What is a family?
The author is an editorial writer of the JoongAng Ilbo.
French economist and thinker Jacques Attali predicted that by 2030, the institution of marriage will disappear and 90 percent of couples will live together without being legally married. In France, even the president is not married to his partner. American anthropologist Helen Fisher said that the practice of marriage has changed more in the last 100 years than it has in the previous 10,000 years, and future changes will be more dramatic.
The “traditional marriage” that people think of today — a man and a woman getting married because they love each other, the man as a breadwinner and the woman as a homemaker — is actually a new form of marriage that culminated in the “golden age of marriage” in the 1950s.
Last month, the United Kingdom permitted opposite-sex couples to have civil partnerships. Civil partnerships are a relationship emphasizing sexual equality while providing the same legal benefits of inheritance, taxation, pension and childcare as traditional marriages. Instead of husbands and wives, those in civil unions are called civil partners.
The British media reported that it is the biggest change to their society in the past two centuries. The potential impact on boosting the birth rate is noteworthy. France introduced a similar civil solidarity pact in 1999, and the declining birth rate was reversed. In France, couples are given the same taxation, childcare, education and social security benefits as those that are legally married. Last year, 59.9 percent of newborn children in France were born to unmarried parents.
Other European countries like the Netherlands and Sweden recognize the same rights in civil unions and legal marriages. The number of newborns out of wedlock is constantly increasing. According to official EU statistical information agency Eurostat, the number of babies born outside marriage is more than half of the total number of newborns in ten European countries, including Iceland, France, the Netherlands, Sweden, Portugal and Denmark. These countries generally have higher birth rates.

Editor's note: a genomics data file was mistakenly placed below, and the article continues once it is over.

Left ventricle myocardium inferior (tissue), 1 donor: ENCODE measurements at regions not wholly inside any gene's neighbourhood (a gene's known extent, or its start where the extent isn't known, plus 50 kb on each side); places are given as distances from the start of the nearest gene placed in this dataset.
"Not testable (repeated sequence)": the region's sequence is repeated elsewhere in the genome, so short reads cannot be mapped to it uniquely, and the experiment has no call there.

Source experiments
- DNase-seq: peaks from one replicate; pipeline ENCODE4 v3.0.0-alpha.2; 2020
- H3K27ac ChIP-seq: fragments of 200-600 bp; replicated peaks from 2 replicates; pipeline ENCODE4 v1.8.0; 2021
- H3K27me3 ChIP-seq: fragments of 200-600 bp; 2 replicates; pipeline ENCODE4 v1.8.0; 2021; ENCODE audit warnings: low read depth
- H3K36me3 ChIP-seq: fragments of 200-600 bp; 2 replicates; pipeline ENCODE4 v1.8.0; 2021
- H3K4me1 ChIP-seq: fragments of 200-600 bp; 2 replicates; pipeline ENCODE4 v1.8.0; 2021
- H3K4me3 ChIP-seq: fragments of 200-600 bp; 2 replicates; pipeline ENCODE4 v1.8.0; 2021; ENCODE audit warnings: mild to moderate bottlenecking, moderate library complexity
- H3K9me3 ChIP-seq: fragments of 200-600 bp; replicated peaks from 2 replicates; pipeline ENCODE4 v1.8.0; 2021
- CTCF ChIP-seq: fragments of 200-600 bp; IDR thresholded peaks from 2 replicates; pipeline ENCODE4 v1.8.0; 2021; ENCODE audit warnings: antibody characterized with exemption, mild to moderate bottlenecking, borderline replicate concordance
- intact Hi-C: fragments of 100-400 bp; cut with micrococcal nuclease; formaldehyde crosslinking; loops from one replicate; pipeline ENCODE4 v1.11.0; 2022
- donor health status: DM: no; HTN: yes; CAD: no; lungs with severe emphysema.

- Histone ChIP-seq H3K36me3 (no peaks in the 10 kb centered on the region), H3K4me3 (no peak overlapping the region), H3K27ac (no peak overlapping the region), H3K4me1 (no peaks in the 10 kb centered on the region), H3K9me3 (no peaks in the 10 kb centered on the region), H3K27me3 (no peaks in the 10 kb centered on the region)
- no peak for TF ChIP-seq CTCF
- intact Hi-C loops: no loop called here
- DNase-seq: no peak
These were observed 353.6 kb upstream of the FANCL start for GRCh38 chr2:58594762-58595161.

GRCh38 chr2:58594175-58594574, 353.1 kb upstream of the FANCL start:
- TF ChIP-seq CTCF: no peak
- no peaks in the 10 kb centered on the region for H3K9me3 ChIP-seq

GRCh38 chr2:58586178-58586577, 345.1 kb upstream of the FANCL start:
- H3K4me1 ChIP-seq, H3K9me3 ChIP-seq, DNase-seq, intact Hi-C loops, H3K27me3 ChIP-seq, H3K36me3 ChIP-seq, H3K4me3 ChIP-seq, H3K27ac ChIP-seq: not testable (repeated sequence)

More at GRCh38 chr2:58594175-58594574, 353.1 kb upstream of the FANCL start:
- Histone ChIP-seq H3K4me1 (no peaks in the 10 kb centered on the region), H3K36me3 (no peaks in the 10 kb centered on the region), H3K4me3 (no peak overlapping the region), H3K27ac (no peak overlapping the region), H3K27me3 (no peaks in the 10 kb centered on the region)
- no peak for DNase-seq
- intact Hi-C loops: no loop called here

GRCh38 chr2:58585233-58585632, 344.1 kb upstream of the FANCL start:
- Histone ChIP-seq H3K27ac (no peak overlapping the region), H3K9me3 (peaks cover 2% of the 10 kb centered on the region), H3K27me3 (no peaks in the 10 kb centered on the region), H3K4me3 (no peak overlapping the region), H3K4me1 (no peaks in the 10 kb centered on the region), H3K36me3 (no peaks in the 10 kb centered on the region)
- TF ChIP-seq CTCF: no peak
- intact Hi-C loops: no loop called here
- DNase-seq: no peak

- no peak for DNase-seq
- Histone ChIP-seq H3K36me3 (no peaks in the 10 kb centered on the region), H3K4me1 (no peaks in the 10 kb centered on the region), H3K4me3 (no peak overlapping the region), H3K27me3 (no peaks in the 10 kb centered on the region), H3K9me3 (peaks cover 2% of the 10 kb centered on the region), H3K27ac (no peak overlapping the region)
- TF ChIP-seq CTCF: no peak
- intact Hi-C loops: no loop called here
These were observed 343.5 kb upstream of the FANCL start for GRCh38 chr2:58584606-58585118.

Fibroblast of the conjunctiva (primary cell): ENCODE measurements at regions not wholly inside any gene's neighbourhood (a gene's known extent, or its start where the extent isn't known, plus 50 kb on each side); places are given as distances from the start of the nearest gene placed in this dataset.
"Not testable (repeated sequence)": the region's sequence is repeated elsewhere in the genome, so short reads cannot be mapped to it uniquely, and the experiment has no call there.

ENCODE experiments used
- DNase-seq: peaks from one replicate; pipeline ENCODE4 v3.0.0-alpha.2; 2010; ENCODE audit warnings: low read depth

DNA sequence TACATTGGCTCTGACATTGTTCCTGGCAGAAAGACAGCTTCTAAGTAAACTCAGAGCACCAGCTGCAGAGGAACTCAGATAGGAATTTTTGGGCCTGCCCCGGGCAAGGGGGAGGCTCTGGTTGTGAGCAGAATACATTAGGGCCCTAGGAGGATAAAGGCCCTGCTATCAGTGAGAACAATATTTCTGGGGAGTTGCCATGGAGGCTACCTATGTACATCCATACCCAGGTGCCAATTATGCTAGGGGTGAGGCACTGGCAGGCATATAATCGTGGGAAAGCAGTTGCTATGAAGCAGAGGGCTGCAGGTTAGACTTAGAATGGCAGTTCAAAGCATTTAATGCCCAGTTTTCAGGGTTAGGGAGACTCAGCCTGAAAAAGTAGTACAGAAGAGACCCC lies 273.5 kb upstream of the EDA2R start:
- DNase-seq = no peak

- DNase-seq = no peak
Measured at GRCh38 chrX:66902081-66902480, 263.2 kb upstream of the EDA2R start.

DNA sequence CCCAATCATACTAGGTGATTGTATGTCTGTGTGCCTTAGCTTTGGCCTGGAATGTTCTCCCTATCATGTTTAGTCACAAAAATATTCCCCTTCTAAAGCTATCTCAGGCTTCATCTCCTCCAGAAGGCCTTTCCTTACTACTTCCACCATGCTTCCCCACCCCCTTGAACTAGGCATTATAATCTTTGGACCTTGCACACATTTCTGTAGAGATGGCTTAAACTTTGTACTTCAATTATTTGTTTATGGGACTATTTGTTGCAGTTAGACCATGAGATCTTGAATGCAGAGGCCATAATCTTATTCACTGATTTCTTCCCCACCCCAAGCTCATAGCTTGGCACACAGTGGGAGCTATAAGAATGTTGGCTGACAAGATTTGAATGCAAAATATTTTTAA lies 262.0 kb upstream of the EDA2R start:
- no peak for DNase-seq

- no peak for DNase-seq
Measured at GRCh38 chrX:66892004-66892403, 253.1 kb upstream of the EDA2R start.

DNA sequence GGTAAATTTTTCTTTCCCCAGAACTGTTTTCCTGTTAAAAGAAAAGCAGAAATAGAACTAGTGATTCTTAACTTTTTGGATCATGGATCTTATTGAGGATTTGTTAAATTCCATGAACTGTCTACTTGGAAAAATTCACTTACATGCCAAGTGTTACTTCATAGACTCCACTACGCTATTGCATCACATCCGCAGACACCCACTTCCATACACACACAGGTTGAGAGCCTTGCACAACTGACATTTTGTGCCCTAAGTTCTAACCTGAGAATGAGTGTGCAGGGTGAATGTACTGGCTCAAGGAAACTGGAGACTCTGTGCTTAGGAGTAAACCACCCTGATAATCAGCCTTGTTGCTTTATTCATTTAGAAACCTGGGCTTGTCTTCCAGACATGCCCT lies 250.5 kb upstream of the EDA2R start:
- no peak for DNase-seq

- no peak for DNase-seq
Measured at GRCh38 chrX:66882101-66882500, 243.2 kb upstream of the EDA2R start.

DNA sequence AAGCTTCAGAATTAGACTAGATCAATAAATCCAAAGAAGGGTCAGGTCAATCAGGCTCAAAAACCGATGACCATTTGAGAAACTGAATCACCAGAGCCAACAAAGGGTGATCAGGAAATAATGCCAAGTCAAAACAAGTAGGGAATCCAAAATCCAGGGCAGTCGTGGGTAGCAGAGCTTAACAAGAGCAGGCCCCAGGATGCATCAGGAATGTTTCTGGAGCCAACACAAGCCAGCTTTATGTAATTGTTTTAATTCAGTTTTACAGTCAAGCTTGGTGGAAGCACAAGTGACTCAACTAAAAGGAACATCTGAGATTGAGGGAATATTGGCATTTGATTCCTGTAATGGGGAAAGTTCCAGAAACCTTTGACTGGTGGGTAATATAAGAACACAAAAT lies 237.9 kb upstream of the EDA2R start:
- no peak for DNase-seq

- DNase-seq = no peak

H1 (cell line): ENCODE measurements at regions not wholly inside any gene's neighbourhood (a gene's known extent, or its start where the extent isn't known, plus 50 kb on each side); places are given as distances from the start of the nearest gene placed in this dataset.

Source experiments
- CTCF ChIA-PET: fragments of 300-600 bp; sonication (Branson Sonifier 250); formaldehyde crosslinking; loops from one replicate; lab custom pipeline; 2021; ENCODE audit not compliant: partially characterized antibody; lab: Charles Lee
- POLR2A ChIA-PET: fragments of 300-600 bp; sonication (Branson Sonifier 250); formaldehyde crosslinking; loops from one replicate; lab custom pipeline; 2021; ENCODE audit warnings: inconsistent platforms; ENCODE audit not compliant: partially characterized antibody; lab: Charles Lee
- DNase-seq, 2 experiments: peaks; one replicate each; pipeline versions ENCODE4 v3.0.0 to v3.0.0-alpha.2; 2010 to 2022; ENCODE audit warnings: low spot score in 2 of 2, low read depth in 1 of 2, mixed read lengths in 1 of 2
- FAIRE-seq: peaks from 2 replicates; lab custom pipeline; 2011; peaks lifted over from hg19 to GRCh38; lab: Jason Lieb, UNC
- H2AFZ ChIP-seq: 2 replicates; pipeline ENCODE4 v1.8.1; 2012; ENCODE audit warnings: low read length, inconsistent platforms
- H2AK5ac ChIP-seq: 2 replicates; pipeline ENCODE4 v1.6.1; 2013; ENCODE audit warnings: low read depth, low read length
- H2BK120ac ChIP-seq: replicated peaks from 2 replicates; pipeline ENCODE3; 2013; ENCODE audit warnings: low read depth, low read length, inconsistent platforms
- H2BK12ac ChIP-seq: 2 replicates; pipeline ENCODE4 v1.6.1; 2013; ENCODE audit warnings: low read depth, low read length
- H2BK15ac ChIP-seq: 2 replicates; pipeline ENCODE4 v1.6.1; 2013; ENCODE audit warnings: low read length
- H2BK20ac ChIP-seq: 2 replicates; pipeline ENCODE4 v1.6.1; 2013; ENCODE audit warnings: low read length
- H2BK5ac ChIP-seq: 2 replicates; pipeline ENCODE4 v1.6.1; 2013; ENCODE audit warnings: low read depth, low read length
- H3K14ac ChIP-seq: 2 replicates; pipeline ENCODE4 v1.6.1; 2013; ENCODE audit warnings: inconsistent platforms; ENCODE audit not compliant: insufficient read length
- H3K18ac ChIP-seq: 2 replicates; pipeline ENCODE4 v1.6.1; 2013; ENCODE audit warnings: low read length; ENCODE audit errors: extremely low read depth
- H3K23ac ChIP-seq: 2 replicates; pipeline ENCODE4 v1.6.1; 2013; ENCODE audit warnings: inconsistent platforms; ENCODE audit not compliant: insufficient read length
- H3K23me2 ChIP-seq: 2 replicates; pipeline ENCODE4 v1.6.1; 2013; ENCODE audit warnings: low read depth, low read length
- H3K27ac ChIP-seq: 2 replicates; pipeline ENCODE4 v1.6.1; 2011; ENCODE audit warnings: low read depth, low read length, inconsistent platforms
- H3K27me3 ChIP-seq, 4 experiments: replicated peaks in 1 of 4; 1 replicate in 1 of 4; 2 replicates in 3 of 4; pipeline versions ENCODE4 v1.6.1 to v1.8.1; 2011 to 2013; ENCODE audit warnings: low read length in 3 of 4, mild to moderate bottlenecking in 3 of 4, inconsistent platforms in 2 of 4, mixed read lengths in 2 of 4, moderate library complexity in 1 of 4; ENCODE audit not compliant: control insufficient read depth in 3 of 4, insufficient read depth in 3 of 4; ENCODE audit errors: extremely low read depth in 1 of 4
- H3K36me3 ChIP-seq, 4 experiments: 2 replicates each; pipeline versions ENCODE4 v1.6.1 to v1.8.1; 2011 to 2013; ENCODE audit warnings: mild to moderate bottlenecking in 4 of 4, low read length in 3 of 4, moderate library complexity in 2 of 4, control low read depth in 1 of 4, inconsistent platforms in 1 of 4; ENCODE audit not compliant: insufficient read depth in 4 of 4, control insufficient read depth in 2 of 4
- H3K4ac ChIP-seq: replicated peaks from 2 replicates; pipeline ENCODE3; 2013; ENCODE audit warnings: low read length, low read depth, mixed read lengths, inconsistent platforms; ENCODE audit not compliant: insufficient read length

Family policy needs to actively reflect the changes that the survey shows. Without social changes that match the increase in non-traditional families — formed neither by blood, nor by marriage — policies cannot be effective.
At a seminar hosted by the Presidential Committee on Aging Society and Population Policy on Oct. 31, attendees agreed that rather than focusing on increasing the total birth rate, it would be more realistic to enhance support for pregnancy and childbirth for single mothers and resolve systematic discrimination against childbirth and childcare for unmarried couples. The need to create laws that prohibit social discrimination against unmarried families and support amarital families was also discussed.
Of course, drafting legislation for families outside the confines of marriage is a challenge that requires discussion due to the high regard many hold for traditional family values.
Minister of Gender Equality and Family Jin Seon-mi had proposed a living partner act when she was a lawmaker, but the attempt never got off the ground. The Framework Act on Healthy Homes, which is the bases for current family administration, defines a family as “a unit of more than two members formed by marriage, blood or adoption.”
As of 2017, 5.61 million people live in single-person households, and 28.6 percent of households are not categorized as a “family.” There are no statistics on families living together without being legally married. Statistics Korea’s survey shows that we can no longer exclude such families from discussions in the name of “healthy homes.”
JoongAng Sunday, Nov. 10, Page 34